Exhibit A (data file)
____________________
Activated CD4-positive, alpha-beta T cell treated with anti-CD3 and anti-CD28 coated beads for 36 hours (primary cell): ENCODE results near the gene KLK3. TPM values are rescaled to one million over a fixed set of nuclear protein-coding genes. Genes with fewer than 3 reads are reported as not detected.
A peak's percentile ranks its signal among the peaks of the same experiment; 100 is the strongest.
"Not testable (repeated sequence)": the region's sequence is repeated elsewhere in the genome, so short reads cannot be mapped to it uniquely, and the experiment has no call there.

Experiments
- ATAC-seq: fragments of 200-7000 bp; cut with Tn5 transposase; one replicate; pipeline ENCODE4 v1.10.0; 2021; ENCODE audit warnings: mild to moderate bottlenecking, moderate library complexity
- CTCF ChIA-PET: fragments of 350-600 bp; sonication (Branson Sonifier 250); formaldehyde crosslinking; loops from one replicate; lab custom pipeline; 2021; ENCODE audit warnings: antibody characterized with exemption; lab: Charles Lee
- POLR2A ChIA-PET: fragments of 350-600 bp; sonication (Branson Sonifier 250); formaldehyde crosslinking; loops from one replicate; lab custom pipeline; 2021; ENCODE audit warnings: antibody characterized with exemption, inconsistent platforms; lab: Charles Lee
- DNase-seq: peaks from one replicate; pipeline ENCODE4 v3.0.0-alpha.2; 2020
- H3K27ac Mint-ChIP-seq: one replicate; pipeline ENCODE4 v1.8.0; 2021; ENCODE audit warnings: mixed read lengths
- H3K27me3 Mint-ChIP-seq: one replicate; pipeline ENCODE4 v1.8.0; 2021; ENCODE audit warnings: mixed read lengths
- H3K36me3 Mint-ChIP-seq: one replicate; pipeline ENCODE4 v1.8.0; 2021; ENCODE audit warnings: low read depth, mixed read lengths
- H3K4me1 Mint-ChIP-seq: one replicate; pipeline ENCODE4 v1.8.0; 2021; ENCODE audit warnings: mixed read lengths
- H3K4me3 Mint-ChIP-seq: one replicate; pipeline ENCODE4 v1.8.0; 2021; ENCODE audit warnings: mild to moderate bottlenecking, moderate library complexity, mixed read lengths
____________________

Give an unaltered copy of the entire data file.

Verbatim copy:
Activated CD4-positive, alpha-beta T cell treated with anti-CD3 and anti-CD28 coated beads for 36 hours (primary cell): ENCODE results near the gene KLK3. TPM values are rescaled to one million over a fixed set of nuclear protein-coding genes. Genes with fewer than 3 reads are reported as not detected.
A peak's percentile ranks its signal among the peaks of the same experiment; 100 is the strongest.
"Not testable (repeated sequence)": the region's sequence is repeated elsewhere in the genome, so short reads cannot be mapped to it uniquely, and the experiment has no call there.

Experiments
- ATAC-seq: fragments of 200-7000 bp; cut with Tn5 transposase; one replicate; pipeline ENCODE4 v1.10.0; 2021; ENCODE audit warnings: mild to moderate bottlenecking, moderate library complexity
- CTCF ChIA-PET: fragments of 350-600 bp; sonication (Branson Sonifier 250); formaldehyde crosslinking; loops from one replicate; lab custom pipeline; 2021; ENCODE audit warnings: antibody characterized with exemption; lab: Charles Lee
- POLR2A ChIA-PET: fragments of 350-600 bp; sonication (Branson Sonifier 250); formaldehyde crosslinking; loops from one replicate; lab custom pipeline; 2021; ENCODE audit warnings: antibody characterized with exemption, inconsistent platforms; lab: Charles Lee
- DNase-seq: peaks from one replicate; pipeline ENCODE4 v3.0.0-alpha.2; 2020
- H3K27ac Mint-ChIP-seq: one replicate; pipeline ENCODE4 v1.8.0; 2021; ENCODE audit warnings: mixed read lengths
- H3K27me3 Mint-ChIP-seq: one replicate; pipeline ENCODE4 v1.8.0; 2021; ENCODE audit warnings: mixed read lengths
- H3K36me3 Mint-ChIP-seq: one replicate; pipeline ENCODE4 v1.8.0; 2021; ENCODE audit warnings: low read depth, mixed read lengths
- H3K4me1 Mint-ChIP-seq: one replicate; pipeline ENCODE4 v1.8.0; 2021; ENCODE audit warnings: mixed read lengths
- H3K4me3 Mint-ChIP-seq: one replicate; pipeline ENCODE4 v1.8.0; 2021; ENCODE audit warnings: mild to moderate bottlenecking, moderate library complexity, mixed read lengths